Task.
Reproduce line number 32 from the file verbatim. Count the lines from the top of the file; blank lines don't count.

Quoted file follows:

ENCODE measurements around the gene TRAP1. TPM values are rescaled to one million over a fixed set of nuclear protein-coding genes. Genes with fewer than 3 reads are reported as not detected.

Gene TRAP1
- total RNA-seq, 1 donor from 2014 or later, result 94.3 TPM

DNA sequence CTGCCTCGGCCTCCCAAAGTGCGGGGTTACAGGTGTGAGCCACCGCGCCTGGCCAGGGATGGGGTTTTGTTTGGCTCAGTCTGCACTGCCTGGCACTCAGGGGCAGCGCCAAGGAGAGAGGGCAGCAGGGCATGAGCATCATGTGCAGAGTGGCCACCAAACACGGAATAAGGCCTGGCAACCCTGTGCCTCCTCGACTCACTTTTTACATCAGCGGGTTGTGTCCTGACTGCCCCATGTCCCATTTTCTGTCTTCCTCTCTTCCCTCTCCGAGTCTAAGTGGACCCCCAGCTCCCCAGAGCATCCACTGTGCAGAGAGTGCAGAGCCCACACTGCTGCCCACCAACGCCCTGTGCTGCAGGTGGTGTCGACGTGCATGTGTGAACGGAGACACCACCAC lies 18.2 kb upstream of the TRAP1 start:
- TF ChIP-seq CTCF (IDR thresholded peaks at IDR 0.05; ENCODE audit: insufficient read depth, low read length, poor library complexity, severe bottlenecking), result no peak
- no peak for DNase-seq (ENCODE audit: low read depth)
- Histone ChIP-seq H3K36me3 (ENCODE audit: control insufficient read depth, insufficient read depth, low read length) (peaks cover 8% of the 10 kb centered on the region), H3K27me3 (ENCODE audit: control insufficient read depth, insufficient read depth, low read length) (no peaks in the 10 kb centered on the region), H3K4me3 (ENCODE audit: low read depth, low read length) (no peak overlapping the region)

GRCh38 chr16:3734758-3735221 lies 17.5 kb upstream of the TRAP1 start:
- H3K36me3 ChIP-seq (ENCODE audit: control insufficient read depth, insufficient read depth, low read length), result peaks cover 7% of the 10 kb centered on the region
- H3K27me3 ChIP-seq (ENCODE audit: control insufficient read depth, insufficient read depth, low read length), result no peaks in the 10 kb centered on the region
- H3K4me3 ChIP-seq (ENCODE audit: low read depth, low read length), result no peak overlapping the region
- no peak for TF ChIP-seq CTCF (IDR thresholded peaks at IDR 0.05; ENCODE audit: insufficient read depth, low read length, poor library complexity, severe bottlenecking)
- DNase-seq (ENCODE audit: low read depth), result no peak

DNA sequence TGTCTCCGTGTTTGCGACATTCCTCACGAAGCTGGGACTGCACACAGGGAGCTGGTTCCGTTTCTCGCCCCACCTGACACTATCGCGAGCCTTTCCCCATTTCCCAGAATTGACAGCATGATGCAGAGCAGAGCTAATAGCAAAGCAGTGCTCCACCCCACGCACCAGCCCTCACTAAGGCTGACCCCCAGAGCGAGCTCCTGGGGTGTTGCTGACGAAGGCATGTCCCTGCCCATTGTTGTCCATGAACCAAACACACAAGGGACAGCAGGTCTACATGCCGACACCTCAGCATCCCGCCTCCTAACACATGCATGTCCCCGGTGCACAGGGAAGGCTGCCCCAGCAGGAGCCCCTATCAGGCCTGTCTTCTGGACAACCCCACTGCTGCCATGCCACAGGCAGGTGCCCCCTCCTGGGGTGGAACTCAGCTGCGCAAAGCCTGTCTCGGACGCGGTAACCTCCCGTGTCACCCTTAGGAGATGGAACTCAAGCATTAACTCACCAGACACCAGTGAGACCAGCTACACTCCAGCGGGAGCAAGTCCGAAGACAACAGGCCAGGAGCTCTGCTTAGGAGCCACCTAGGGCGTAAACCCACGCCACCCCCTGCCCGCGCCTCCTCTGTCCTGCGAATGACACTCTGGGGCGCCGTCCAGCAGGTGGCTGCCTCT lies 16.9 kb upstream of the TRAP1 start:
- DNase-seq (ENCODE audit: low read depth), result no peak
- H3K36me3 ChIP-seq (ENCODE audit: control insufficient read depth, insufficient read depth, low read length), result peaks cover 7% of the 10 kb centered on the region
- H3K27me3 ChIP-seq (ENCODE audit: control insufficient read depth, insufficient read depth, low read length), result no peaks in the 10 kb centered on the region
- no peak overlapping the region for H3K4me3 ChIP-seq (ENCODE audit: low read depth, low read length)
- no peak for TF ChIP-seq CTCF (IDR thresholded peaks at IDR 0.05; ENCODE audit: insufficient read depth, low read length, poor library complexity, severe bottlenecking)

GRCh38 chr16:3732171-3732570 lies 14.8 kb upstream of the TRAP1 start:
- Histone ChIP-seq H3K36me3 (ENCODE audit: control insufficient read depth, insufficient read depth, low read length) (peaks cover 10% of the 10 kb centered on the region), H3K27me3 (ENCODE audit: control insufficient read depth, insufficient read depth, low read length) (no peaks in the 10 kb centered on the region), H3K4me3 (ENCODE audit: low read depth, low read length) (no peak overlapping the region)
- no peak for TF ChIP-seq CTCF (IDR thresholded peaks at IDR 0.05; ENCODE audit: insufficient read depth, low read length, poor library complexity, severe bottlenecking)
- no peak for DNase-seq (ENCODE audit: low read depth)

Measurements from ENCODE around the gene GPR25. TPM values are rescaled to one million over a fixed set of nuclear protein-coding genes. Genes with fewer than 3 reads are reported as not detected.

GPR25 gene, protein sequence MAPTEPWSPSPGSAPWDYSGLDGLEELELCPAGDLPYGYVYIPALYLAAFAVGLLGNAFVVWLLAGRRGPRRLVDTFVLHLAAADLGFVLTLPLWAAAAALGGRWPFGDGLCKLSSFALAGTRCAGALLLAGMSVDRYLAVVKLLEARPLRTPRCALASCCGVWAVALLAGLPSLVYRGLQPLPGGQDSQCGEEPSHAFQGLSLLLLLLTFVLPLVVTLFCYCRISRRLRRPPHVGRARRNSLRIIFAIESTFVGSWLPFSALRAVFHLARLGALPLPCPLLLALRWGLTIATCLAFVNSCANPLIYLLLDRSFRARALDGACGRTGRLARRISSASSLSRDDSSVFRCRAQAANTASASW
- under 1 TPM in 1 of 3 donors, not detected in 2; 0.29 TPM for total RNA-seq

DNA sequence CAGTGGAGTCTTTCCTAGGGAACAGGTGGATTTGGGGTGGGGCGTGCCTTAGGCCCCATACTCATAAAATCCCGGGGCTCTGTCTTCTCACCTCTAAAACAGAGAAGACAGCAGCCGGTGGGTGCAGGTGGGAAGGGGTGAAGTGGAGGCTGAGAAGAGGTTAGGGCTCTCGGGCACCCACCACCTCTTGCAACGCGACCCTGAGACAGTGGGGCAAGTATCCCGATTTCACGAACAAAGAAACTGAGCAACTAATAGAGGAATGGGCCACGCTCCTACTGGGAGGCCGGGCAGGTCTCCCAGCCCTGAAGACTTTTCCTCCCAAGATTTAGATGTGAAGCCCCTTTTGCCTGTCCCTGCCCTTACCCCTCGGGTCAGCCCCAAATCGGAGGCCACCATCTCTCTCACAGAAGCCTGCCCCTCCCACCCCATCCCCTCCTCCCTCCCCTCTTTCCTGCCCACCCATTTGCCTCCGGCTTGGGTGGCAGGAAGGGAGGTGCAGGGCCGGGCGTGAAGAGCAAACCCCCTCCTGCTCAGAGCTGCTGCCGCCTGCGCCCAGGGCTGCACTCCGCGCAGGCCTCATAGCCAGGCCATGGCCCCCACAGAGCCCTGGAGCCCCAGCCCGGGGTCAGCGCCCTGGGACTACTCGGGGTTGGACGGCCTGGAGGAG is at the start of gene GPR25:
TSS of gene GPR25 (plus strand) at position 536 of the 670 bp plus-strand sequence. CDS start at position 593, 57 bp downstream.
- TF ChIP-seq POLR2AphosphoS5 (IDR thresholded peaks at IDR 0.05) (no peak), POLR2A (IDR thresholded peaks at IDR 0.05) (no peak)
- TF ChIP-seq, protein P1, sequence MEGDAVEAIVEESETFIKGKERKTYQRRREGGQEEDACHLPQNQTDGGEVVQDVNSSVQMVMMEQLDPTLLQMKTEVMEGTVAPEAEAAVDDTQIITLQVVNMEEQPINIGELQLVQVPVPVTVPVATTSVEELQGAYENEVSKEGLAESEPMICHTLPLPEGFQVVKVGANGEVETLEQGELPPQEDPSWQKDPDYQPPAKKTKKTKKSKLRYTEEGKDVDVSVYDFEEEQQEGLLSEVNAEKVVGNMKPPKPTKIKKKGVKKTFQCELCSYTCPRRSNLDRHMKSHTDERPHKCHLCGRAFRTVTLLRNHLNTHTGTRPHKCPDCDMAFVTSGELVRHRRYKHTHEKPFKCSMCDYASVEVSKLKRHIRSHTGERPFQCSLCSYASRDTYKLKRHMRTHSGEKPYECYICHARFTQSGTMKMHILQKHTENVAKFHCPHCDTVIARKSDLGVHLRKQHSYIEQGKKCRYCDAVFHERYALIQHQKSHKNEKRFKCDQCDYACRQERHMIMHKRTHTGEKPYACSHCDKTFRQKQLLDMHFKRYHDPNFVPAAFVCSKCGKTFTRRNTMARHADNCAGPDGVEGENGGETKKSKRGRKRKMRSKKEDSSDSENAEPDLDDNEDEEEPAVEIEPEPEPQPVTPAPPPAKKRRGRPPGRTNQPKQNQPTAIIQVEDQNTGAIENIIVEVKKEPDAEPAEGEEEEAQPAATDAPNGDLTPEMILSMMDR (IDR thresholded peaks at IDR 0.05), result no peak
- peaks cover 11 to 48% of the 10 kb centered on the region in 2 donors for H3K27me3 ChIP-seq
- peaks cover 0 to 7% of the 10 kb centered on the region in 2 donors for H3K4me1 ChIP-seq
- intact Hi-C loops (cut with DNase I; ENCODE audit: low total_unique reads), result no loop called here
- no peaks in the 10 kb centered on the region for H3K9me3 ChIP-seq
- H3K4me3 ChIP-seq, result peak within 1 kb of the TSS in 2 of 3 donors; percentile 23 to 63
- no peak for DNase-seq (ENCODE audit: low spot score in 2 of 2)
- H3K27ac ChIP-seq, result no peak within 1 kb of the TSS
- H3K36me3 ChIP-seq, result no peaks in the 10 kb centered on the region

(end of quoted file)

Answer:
- peaks cover 0 to 7% of the 10 kb centered on the region in 2 donors for H3K4me1 ChIP-seq